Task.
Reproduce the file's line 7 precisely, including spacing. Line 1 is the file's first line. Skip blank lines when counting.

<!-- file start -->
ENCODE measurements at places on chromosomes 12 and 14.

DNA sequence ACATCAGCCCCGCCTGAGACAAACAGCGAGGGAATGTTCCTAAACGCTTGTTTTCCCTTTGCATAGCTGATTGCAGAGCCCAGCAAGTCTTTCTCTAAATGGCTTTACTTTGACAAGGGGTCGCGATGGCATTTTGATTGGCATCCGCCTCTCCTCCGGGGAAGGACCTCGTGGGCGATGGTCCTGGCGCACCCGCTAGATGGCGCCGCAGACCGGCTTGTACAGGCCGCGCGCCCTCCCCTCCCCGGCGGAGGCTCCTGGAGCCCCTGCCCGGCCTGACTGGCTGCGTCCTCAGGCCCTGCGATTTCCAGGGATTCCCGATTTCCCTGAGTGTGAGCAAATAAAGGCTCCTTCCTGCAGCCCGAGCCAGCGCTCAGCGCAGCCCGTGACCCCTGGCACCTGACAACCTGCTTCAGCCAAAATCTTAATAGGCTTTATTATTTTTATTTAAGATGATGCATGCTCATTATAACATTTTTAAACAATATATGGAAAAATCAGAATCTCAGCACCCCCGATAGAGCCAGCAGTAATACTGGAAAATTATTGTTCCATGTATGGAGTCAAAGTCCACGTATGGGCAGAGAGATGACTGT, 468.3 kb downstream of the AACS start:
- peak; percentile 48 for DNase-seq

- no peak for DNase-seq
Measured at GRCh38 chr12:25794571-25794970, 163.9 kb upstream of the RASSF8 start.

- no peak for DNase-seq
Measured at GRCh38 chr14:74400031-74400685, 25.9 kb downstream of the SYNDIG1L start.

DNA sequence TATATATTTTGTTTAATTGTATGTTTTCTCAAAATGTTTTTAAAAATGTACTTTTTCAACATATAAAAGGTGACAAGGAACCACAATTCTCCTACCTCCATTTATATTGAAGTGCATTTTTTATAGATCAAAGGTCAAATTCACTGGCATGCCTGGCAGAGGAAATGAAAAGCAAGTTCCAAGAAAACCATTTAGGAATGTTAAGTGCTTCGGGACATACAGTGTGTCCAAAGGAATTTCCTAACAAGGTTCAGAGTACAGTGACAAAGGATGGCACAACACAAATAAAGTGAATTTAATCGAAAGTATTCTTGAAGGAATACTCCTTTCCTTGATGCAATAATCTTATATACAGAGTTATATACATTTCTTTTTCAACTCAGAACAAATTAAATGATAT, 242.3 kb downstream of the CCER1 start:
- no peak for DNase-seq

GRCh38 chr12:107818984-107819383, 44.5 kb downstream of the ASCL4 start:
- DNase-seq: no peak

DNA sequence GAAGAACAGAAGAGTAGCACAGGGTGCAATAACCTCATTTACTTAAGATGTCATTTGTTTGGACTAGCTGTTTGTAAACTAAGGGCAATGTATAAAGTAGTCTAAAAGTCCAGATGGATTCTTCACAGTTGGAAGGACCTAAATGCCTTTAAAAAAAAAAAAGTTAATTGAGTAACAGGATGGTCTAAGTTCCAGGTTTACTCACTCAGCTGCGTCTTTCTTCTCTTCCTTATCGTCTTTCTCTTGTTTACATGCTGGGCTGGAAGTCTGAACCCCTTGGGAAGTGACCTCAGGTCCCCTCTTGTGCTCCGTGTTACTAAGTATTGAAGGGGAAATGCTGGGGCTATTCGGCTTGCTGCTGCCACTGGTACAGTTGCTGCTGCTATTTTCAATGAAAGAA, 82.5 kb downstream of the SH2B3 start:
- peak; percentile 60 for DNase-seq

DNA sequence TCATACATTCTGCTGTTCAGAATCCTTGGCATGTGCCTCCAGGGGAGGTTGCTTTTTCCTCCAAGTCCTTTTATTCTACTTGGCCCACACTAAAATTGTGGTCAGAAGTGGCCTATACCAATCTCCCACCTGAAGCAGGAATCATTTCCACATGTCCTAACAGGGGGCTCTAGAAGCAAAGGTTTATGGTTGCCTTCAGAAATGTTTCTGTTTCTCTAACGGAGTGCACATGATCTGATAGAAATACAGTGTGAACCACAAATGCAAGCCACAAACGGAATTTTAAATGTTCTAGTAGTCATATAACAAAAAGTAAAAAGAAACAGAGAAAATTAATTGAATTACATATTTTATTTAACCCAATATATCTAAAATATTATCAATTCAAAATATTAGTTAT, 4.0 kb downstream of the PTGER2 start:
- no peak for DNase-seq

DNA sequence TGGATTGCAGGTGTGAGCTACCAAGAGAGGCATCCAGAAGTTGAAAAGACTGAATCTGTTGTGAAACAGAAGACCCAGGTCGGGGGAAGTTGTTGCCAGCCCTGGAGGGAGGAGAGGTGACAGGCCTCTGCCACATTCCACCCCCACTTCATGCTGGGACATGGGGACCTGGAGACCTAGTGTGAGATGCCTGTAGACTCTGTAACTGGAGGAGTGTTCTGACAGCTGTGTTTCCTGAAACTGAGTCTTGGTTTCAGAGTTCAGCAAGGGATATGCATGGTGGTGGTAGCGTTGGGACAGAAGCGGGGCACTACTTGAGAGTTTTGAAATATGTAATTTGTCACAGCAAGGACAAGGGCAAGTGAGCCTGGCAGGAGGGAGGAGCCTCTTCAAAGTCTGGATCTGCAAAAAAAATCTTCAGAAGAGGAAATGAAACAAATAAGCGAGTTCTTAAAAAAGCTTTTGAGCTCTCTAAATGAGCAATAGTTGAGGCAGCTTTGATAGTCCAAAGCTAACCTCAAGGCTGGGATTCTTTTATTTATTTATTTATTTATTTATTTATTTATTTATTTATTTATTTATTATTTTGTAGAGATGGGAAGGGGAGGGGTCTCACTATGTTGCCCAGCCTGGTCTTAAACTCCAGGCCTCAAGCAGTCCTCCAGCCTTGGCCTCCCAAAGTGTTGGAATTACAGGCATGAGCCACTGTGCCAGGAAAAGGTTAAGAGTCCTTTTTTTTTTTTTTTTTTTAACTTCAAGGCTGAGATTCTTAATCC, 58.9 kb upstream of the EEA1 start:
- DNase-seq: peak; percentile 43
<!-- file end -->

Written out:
Measured at GRCh38 chr14:74400031-74400685, 25.9 kb downstream of the SYNDIG1L start.